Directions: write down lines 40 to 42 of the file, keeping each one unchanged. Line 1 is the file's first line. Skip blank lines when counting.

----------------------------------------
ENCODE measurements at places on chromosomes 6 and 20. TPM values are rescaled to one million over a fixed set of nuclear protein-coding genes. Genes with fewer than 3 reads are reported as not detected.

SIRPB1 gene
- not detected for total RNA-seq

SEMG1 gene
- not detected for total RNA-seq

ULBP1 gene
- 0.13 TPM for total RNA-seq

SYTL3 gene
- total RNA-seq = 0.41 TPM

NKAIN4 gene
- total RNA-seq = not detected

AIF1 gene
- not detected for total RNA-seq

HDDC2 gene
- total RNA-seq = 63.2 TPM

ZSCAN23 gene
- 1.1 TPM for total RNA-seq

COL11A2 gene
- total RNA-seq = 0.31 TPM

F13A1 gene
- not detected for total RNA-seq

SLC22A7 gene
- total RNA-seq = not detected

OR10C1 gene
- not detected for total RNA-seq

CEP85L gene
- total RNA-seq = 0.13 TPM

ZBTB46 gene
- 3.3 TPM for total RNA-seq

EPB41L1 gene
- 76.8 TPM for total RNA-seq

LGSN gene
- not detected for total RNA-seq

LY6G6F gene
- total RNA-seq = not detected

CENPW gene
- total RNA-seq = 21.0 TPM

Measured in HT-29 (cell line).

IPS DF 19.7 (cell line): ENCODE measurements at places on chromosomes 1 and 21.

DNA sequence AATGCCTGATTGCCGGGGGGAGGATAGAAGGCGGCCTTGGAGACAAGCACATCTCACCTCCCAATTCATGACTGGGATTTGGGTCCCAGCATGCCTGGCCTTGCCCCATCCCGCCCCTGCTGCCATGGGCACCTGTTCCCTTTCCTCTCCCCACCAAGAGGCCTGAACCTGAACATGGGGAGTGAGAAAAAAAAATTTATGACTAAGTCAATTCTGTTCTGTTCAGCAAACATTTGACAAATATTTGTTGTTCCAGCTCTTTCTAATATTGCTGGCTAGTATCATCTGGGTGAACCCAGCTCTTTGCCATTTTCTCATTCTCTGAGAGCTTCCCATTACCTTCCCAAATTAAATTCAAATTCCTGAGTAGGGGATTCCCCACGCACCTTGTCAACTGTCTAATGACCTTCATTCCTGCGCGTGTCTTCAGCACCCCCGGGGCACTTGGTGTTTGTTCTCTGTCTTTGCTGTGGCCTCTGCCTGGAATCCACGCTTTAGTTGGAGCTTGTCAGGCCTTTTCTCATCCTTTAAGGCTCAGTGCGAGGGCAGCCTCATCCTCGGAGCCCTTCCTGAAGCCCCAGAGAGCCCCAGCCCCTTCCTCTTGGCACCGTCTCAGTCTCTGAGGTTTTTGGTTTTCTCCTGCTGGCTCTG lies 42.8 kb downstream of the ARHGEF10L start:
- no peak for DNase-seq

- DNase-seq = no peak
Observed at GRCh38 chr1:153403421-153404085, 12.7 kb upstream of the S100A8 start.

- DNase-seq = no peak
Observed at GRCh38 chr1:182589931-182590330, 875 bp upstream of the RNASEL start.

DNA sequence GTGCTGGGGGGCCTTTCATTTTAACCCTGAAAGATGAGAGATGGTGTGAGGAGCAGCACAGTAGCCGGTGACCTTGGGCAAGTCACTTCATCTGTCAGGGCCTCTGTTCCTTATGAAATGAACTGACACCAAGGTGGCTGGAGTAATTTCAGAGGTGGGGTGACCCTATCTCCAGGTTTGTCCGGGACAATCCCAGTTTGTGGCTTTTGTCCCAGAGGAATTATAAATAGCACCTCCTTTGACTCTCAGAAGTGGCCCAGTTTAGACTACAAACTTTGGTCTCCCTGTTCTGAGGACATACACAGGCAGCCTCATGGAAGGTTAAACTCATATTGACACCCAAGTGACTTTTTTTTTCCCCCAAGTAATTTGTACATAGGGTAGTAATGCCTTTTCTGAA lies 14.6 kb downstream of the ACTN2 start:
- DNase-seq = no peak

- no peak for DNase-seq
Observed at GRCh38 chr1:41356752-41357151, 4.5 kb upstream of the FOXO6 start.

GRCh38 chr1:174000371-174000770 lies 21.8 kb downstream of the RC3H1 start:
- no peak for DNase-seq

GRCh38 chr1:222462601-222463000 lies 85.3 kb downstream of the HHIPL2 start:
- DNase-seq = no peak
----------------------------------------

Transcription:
DNA sequence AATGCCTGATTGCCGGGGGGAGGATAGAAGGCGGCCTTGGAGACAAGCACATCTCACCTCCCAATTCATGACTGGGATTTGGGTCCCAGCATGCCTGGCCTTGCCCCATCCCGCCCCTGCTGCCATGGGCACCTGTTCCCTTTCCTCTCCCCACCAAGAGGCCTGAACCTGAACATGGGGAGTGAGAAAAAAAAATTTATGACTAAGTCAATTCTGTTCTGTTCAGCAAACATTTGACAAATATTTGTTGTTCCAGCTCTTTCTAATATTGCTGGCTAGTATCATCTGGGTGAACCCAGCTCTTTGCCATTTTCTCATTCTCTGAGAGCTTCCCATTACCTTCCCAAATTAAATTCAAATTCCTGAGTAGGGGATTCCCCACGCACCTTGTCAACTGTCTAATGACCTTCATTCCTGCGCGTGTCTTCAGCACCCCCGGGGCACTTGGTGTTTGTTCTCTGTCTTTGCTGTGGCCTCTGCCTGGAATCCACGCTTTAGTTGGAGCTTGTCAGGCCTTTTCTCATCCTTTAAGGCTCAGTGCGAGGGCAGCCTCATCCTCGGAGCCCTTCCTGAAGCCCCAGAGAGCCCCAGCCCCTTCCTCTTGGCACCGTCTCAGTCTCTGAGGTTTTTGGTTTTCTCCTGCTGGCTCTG lies 42.8 kb downstream of the ARHGEF10L start:
- no peak for DNase-seq

- DNase-seq = no peak